Chinese media decries US's forced buy TikTok "theft"
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After TikTok struggles in its activities in the US and President Donald Trump's statement to ban this popular short-video app, Chinese media respond to call calls the United States' "nasty" treatment.
Global Times ran a headline that read: “Banning TikTok reflects Washington’s cowardice," including criticism against the US moves towards TikTok as well as the Chinese technology base.
"The US' decoupling from China starts [with] killing China's most competitive companies," wrote the Global Times, a state-run tabloid, in an editorial published Monday. "In the process, Washington ignores rules and is unreasonable."
|TikTok has become the latest flashpoint in the deteriorating relationship between Washington and Beijing. Photo: AFP
China Daily, another state-backed publication, highlighted these comments as being “tantamount to inviting potential US purchasers to participate in an officially sanctioned ‘steal’ of Chinese technology, ” according to CNBC.
The newspaper also dismissed a potential sale of the app as a "smash and grab" raid orchestrated by the US government.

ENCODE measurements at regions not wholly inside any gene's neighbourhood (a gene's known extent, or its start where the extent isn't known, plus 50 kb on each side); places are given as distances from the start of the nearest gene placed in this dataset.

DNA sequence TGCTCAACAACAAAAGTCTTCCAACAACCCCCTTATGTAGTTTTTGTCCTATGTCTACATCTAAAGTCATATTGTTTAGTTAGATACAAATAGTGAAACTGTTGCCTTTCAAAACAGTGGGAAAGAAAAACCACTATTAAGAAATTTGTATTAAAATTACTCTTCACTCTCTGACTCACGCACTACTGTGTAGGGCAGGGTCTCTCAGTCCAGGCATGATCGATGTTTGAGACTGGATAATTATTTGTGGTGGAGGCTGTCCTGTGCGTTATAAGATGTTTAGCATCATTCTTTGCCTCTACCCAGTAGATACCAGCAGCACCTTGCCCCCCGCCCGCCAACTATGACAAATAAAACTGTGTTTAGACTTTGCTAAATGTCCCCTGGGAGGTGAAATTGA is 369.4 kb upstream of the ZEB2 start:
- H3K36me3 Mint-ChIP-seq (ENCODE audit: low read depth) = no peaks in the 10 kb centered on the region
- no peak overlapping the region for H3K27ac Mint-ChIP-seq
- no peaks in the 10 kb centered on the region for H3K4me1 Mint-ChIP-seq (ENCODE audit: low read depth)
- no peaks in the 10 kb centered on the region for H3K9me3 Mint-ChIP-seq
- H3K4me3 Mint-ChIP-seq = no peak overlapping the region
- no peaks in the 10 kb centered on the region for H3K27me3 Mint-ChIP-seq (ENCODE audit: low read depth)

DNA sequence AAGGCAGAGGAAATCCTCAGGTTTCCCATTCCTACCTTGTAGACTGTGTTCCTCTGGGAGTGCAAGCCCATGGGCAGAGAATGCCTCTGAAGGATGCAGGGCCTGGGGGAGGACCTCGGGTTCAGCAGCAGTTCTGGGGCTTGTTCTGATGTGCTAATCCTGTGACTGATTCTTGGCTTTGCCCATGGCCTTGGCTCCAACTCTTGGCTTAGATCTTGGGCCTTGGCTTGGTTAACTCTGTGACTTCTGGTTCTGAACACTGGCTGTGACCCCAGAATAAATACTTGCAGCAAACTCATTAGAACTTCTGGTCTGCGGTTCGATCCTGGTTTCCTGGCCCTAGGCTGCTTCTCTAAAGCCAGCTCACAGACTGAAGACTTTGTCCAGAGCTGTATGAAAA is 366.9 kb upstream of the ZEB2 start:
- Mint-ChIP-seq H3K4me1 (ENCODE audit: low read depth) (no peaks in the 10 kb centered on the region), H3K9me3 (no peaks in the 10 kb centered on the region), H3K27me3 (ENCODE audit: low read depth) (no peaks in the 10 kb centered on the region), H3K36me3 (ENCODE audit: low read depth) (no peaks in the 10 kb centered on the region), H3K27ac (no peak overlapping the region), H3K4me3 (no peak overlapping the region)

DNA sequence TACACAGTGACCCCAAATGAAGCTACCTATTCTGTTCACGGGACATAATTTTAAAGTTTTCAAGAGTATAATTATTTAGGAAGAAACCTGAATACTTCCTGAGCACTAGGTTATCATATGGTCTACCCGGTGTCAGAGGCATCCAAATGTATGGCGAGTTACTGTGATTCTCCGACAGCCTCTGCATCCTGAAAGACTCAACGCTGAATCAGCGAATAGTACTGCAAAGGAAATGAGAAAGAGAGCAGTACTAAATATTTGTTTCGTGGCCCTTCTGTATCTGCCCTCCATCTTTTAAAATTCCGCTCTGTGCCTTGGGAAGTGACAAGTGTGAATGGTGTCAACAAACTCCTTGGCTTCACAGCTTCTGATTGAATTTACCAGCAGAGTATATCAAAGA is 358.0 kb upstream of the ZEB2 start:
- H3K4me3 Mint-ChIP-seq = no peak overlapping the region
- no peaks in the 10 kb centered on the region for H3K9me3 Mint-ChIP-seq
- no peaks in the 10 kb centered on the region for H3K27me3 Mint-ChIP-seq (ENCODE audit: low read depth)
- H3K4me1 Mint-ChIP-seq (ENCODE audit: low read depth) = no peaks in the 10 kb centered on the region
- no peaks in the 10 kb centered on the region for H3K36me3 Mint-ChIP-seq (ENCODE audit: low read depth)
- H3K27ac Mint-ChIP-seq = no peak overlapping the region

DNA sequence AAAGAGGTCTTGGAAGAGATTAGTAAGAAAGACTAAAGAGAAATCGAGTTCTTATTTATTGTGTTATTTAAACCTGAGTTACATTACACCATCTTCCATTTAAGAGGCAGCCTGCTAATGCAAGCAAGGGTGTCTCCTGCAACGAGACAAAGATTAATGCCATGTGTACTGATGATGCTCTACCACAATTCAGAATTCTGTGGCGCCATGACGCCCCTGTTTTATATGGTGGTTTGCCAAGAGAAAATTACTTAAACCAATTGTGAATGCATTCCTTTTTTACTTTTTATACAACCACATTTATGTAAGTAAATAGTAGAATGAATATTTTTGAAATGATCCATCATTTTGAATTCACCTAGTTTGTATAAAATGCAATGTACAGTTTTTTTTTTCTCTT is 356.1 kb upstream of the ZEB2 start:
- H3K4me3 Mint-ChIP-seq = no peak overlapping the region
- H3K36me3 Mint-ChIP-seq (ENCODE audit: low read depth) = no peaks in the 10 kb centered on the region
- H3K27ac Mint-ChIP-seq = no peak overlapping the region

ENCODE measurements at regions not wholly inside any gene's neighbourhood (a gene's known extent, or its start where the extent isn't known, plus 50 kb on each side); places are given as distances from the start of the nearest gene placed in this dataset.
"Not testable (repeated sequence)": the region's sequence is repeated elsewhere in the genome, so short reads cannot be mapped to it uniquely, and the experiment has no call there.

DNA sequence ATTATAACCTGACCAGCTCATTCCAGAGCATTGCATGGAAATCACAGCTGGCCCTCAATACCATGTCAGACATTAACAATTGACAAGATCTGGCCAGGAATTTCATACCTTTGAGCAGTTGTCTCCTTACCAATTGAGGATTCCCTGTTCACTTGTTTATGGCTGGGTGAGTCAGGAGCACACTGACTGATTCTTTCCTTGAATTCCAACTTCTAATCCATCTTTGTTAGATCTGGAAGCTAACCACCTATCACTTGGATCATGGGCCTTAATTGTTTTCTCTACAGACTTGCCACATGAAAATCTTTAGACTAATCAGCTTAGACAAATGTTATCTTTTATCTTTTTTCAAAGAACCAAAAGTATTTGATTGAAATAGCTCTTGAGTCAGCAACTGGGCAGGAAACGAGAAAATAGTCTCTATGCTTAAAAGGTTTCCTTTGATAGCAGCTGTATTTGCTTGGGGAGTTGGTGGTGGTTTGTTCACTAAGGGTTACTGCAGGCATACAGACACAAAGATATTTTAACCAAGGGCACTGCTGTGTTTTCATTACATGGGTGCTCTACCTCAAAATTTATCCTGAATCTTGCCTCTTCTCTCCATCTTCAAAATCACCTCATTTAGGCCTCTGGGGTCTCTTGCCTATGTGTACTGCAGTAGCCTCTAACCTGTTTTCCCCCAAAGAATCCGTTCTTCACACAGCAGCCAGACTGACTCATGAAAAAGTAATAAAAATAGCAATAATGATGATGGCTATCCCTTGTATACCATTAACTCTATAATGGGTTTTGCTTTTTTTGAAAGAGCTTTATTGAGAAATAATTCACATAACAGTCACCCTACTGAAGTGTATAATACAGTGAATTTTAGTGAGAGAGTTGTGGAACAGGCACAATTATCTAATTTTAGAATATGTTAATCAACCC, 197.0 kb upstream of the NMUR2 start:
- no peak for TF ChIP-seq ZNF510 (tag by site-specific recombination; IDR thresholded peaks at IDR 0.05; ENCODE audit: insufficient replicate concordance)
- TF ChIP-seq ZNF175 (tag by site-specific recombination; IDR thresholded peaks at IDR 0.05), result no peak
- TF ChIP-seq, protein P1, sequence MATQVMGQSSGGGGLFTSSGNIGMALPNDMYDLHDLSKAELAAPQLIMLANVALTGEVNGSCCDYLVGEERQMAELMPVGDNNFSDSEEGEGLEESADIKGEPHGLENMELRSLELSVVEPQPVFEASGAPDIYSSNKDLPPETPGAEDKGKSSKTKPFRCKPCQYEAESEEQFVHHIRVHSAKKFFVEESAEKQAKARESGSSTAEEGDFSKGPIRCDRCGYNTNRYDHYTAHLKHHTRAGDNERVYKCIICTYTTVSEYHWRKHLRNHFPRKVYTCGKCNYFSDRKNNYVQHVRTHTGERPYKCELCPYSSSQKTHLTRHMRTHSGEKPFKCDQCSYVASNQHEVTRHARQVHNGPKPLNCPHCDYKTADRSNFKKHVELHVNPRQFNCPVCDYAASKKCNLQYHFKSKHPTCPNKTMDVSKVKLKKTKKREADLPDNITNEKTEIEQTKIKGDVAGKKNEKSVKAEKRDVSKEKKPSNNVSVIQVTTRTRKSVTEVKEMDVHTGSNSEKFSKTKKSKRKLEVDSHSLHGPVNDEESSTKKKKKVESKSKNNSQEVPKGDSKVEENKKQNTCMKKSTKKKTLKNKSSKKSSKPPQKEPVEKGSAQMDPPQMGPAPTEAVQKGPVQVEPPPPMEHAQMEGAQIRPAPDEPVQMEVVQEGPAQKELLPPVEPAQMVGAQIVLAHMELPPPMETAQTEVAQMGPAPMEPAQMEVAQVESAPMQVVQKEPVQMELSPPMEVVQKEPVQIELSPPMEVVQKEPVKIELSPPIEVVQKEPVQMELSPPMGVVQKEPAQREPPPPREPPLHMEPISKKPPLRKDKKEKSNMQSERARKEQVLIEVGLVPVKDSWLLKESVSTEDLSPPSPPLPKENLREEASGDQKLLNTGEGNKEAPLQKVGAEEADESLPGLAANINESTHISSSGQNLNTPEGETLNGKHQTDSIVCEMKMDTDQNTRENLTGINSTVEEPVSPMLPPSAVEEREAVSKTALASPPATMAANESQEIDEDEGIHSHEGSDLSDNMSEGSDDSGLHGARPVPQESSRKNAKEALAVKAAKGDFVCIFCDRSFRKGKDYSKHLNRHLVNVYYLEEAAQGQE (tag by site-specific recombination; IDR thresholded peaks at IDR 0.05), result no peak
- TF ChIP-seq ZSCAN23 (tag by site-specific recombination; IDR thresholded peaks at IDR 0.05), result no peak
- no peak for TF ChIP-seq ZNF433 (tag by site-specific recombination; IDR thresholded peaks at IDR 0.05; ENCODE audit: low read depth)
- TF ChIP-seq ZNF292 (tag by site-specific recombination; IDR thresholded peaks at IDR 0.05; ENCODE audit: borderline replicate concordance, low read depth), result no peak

In an op-ed published Sunday, China Daily suggested that China could retaliate, “But China will by no means accept the ‘theft’ of a Chinese technology company", and dismiss a potential sale of the app "it has plenty of ways to respond if the administration carries out its planned smash and grab.”
Hu Xijin, the outspoken editor-in-chief of the state-backed Global Times, called the move an “open robbery” saying “President Trump is turning the once great America into a rogue country.”
Liu Hong, deputy editor-in-chief for the Globe — a magazine run by state-owned Xinhua News Agency — recently called the TikTok saga "too nasty."
"It's not just a shotgun wedding. But also a power grabs," he wrote in a post-Sunday on the social media website WeChat. The post was later promoted by the People's Daily, the official mouthpiece of the ruling Chinese Communist Party. "This is really sad for ByteDance."
|Hu Xijin's tweet about the ban of President Trump.
TikTok has been accused of collecting data on Americans and sending it to the Chinese government. although the popular video-sharing app has repeatedly denied this.
The Trump administration first threatened to ban TikTok, suspending Microsoft's deal to acquire this app.
According to CNBC, U.S. moves against Chinese technology companies are happening as tensions between world’s two largest economies continue to rise. Some commentators have dubbed their relationship as the “new Cold War.”
Microsoft, meanwhile, said in a blog post on Sunday that it was continuing to “explore a purchase of TikTok in the United States” before the September 15 deadline.
Should the deal go through, Microsoft would gain entry into the social media space dominated by Facebook and Google, as well as smaller services like Snapchat and Twitter. The company also plans to buy TikTok’s Canada, New Zealand and Australia operations too as part of the deal, reported NBC.
According to CNN, in an internal memo sent to employees on Monday, ByteDance CEO and founder Zhang Yiming acknowledged that the "past few months have been a challenging time for us all."
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